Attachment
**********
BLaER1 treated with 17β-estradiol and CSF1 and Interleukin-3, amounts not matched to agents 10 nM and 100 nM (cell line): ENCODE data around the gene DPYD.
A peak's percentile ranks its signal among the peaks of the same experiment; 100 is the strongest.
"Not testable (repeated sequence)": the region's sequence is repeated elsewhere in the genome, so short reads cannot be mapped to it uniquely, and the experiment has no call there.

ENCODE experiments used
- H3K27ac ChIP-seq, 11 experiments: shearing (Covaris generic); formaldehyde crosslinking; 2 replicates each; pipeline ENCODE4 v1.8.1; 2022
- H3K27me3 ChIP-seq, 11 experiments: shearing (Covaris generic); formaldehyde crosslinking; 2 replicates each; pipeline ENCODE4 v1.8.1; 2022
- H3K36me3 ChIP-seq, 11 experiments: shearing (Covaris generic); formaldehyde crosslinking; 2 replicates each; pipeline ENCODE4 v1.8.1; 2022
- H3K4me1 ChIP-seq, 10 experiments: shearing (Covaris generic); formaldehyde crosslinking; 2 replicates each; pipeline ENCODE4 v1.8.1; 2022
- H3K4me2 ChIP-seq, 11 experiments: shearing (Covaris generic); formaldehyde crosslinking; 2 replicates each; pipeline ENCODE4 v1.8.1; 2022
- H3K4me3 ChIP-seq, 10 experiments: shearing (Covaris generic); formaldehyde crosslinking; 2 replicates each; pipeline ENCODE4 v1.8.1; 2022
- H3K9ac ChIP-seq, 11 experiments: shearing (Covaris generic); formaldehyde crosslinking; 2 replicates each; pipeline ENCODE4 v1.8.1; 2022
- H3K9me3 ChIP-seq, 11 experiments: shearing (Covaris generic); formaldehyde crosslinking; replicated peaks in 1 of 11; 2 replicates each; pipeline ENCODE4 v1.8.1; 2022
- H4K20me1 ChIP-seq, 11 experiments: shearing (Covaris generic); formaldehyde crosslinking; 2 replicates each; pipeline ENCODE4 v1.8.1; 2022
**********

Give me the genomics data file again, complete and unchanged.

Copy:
BLaER1 treated with 17β-estradiol and CSF1 and Interleukin-3, amounts not matched to agents 10 nM and 100 nM (cell line): ENCODE data around the gene DPYD.
A peak's percentile ranks its signal among the peaks of the same experiment; 100 is the strongest.
"Not testable (repeated sequence)": the region's sequence is repeated elsewhere in the genome, so short reads cannot be mapped to it uniquely, and the experiment has no call there.

ENCODE experiments used
- H3K27ac ChIP-seq, 11 experiments: shearing (Covaris generic); formaldehyde crosslinking; 2 replicates each; pipeline ENCODE4 v1.8.1; 2022
- H3K27me3 ChIP-seq, 11 experiments: shearing (Covaris generic); formaldehyde crosslinking; 2 replicates each; pipeline ENCODE4 v1.8.1; 2022
- H3K36me3 ChIP-seq, 11 experiments: shearing (Covaris generic); formaldehyde crosslinking; 2 replicates each; pipeline ENCODE4 v1.8.1; 2022
- H3K4me1 ChIP-seq, 10 experiments: shearing (Covaris generic); formaldehyde crosslinking; 2 replicates each; pipeline ENCODE4 v1.8.1; 2022
- H3K4me2 ChIP-seq, 11 experiments: shearing (Covaris generic); formaldehyde crosslinking; 2 replicates each; pipeline ENCODE4 v1.8.1; 2022
- H3K4me3 ChIP-seq, 10 experiments: shearing (Covaris generic); formaldehyde crosslinking; 2 replicates each; pipeline ENCODE4 v1.8.1; 2022
- H3K9ac ChIP-seq, 11 experiments: shearing (Covaris generic); formaldehyde crosslinking; 2 replicates each; pipeline ENCODE4 v1.8.1; 2022
- H3K9me3 ChIP-seq, 11 experiments: shearing (Covaris generic); formaldehyde crosslinking; replicated peaks in 1 of 11; 2 replicates each; pipeline ENCODE4 v1.8.1; 2022
- H4K20me1 ChIP-seq, 11 experiments: shearing (Covaris generic); formaldehyde crosslinking; 2 replicates each; pipeline ENCODE4 v1.8.1; 2022